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Heavy eclipse planning pays off

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Warnings of severe traffic, calamity, fuel and food shortages never really materialized in Central Oregon during the Great American Eclipse on Aug. 21 — but sometimes it's better to over-hype than be unprepared.

Bumper-to-Bumper

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he biggest traffic event in Oregon history," as predicted by the Oregon Department of Transportation (ODOT) didn't quite come to pass as Oregonians and eclipse chasers heeded advice and staggered travel plans throughout the state — some canceling plans outright — according to ODOT. "The traffic wasn't as horrible as we perhaps thought it was going to be this morning," said Thomas Fuller, an ODOT spokesperson, in an interview with the Oregonian.

"There's been some talk about, 'Oh it was overhyped,' but I don't think so," Fuller said. "Had we not been really preparing, people preparing when to come, preparing their vehicles, keeping a watch out and us pre-placing a lot of equipment...I think it probably would've been a lot worse than this. This was about the best we can expect."

Part of the prep began in June 2016 and included a strategy to post crews along critical travel routes. "Our primary objective in deploying crews along anticipated high volume routes is to keep traffic flowing during peak travel hours," said ODOT District 10 Manager, Jim Scholtes. "This is one of the largest pre-emptive deployment exercises we have undertaken to date and we are pleased with the results."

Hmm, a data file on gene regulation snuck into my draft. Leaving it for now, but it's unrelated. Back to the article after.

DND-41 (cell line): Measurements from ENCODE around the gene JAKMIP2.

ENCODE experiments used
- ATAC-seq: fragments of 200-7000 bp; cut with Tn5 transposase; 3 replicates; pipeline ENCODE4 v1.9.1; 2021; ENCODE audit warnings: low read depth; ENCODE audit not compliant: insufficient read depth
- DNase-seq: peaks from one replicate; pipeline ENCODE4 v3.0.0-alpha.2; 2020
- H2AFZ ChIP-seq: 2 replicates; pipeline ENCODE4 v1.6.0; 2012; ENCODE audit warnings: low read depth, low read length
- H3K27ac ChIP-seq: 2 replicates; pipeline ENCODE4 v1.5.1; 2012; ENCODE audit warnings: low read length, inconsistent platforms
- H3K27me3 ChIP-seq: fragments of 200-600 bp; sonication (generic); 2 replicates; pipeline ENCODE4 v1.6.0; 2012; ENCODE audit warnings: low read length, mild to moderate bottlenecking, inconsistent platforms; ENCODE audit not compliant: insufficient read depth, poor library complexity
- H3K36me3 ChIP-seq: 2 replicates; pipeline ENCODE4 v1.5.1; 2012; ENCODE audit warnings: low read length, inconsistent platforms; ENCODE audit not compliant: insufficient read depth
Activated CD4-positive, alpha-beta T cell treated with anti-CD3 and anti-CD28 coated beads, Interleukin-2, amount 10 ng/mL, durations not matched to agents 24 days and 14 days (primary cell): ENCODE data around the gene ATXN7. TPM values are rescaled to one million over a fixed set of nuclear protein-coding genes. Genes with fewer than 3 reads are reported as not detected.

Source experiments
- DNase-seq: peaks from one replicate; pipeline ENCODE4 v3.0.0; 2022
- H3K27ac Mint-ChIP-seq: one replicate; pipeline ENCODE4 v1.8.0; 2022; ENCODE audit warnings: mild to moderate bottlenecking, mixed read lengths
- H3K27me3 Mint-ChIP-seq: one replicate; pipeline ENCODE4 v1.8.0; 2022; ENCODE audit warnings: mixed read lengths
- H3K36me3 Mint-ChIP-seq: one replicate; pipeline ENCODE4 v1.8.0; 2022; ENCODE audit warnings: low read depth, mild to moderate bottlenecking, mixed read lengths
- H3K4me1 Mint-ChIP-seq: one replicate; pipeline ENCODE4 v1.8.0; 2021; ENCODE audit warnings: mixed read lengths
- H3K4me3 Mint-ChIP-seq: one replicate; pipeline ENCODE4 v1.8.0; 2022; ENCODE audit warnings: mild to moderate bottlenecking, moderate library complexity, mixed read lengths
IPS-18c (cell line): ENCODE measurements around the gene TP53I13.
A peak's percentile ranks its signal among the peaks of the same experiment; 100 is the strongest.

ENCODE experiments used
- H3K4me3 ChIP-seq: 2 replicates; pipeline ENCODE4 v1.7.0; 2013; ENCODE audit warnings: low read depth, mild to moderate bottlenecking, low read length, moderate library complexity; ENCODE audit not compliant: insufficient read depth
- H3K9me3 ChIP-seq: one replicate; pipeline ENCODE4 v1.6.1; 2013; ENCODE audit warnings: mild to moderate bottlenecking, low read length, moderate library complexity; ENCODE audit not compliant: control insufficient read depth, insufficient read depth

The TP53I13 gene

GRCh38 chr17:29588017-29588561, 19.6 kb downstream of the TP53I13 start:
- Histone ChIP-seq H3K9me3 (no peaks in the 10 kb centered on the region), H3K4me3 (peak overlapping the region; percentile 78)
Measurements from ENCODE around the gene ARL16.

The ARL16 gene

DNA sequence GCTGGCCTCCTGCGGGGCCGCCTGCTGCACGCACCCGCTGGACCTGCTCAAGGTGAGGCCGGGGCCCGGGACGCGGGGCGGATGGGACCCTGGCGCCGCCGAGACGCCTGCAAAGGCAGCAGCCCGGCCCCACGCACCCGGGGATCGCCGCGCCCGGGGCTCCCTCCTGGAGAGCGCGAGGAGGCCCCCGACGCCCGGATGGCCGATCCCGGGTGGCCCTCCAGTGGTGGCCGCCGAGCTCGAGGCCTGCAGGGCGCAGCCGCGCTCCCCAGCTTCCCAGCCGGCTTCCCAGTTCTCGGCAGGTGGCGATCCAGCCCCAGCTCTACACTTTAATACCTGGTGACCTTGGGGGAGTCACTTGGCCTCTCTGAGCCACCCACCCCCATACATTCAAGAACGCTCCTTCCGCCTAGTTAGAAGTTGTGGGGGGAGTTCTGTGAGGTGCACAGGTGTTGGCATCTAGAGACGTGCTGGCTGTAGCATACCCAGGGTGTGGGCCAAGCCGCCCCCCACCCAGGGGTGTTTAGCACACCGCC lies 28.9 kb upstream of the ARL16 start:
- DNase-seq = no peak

While state highways saw more cars than average, ODOT reported that apart from some areas surrounding Madras and Salem, traffic flowed "relatively well." Those motorists who did encounter difficulties were assisted by 21 traffic mitigation teams along U.S. Highway 97, stretching all the way from Shaniko to La Pine. Crews worked around the clock in areas such as Prineville and Mitchell to clear broken down vehicles from roadways, including one reported overturned motorhome which saw the closing of U.S. Highway 26 leading into the Symbiosis Eclipse Gathering held at Big Summit Prairie.

Oregonians experienced bumper-to-bumper traffic in some areas but it wasn't as congested as expected.
  • Oregonians experienced bumper-to-bumper traffic in some areas but it wasn't as congested as expected.

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n that route, a reported 70,000 festival attendees experienced delays of up to 12 hours from Prineville into the Ochocos — a 35-mile stretch that was backed up for 15 miles. Motorists were rerouted into a 90-mile detour with many sleeping in their cars as they awaited to enter the festival. The gathering was permitted for 35,000 attendees, however ODOT estimated at least 28,000 cars were at the event — hence an estimate of 70,000 people.

Around the state, delays of 1-2 hours were reported, with the route from Redmond to Madras, usually only taking 30 minutes, taking 1.5 hours, according to the Central Oregon Emergency Information Network. Still, it was a far cry from rumors that the trip from Bend to Madras was going to take up to 12 hours.

After watching the 2 minute, 2 second totality, revellers largely ignored ODOT's advice of staying put with many hopping in their cars, instantly jamming U.S Hwy 97 in both north and south directions. Near Salem, Interstate 5 experienced bumper-to-bumper traffic even before the eclipse had finished, according to ODOT's new Trip Check website.